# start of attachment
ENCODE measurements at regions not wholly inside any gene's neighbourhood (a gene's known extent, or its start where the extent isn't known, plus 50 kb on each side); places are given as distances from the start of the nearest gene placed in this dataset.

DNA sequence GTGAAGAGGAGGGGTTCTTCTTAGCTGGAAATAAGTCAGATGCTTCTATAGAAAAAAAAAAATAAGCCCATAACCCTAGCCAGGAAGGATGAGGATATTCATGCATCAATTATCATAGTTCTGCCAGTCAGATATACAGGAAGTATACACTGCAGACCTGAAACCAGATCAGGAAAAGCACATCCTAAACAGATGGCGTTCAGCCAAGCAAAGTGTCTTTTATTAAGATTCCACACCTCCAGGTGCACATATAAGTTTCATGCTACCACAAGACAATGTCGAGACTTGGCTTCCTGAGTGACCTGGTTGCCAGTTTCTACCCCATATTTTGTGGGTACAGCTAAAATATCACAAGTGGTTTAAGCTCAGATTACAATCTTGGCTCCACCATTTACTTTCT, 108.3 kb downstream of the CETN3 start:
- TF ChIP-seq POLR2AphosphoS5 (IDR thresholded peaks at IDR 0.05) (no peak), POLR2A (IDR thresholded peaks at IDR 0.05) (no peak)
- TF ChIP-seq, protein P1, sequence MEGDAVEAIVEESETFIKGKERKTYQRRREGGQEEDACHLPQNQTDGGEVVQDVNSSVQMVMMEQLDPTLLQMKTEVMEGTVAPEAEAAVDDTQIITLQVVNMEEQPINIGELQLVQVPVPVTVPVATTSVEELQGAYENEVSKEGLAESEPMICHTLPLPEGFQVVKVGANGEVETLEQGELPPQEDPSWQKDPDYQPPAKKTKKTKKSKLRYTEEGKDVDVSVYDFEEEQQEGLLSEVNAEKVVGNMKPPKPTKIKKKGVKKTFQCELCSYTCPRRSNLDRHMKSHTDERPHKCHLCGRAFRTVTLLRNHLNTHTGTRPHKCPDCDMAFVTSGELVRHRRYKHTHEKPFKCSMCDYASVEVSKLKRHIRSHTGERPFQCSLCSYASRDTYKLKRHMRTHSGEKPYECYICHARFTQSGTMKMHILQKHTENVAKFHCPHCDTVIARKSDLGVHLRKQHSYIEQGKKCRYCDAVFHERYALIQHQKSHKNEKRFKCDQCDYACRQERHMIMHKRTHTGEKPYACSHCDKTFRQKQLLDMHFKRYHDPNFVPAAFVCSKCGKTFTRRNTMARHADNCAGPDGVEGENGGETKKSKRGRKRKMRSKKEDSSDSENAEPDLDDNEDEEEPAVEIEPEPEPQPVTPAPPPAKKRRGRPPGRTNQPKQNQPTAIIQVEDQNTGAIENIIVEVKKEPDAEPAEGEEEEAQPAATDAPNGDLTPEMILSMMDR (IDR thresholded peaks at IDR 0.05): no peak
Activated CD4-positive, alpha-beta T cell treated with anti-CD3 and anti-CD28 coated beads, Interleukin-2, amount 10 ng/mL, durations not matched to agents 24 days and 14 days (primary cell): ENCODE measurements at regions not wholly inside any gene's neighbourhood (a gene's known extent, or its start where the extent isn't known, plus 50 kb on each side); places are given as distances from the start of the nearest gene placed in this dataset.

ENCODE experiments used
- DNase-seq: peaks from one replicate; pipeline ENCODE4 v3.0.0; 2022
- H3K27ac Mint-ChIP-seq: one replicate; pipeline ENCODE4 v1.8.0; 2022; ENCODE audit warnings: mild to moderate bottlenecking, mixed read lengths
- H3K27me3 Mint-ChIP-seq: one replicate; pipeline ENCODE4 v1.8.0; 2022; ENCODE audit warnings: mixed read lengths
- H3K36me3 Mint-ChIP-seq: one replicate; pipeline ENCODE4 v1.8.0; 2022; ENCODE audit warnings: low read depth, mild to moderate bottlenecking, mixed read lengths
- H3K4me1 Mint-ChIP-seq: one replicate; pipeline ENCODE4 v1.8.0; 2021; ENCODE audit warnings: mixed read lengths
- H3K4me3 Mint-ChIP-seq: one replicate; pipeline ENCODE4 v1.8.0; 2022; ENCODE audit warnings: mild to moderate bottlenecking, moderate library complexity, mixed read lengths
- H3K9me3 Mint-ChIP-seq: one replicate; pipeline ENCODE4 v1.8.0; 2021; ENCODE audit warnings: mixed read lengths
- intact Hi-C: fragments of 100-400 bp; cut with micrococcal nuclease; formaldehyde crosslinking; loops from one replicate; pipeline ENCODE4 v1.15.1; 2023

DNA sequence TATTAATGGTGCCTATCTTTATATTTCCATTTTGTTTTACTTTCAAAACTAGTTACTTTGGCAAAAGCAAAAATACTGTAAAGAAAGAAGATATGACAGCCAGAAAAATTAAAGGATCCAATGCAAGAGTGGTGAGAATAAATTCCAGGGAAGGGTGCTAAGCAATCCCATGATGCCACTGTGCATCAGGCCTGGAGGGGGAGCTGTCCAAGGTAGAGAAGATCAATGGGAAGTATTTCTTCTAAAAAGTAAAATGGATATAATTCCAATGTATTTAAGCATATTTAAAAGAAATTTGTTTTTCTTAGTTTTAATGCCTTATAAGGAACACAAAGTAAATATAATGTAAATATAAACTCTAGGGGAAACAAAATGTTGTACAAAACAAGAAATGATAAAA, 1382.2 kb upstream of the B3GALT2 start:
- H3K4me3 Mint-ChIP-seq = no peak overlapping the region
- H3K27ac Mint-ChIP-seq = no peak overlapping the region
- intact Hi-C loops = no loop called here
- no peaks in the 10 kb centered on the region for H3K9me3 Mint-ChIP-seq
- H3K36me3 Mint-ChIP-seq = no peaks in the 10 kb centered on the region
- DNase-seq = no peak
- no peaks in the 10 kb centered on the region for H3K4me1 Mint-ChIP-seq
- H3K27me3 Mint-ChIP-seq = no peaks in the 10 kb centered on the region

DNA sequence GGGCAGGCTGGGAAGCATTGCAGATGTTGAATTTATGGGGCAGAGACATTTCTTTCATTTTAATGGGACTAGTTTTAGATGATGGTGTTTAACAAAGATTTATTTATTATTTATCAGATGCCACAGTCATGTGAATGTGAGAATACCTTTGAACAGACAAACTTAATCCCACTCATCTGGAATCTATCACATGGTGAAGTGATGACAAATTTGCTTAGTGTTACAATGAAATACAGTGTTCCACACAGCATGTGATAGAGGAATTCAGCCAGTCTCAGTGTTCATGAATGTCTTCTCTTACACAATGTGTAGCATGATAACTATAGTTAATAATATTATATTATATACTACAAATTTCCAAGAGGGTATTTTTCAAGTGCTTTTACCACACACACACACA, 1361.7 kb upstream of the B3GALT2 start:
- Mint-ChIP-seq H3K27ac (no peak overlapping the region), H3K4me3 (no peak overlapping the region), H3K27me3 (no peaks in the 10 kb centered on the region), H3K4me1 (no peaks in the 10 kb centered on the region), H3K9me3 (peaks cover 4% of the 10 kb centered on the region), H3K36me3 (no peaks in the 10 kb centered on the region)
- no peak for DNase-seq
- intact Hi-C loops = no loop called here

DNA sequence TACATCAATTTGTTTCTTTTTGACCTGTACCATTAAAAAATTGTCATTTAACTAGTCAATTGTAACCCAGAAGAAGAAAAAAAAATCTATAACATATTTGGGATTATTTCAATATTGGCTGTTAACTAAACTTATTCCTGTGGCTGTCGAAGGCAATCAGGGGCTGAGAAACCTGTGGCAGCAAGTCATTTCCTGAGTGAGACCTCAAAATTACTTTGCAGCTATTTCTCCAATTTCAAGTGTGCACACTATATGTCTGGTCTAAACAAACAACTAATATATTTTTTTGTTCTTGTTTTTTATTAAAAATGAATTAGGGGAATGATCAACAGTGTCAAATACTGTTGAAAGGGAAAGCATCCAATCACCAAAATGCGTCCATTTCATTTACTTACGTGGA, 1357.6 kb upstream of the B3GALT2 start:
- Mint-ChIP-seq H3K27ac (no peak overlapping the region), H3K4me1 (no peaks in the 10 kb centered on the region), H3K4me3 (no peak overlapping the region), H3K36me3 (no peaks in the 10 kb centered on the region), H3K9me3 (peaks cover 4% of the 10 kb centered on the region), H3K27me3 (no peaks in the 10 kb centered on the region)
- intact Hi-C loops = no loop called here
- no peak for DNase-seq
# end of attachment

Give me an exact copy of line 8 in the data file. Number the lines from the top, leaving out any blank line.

- H3K27ac Mint-ChIP-seq: one replicate; pipeline ENCODE4 v1.8.0; 2022; ENCODE audit warnings: mild to moderate bottlenecking, mixed read lengths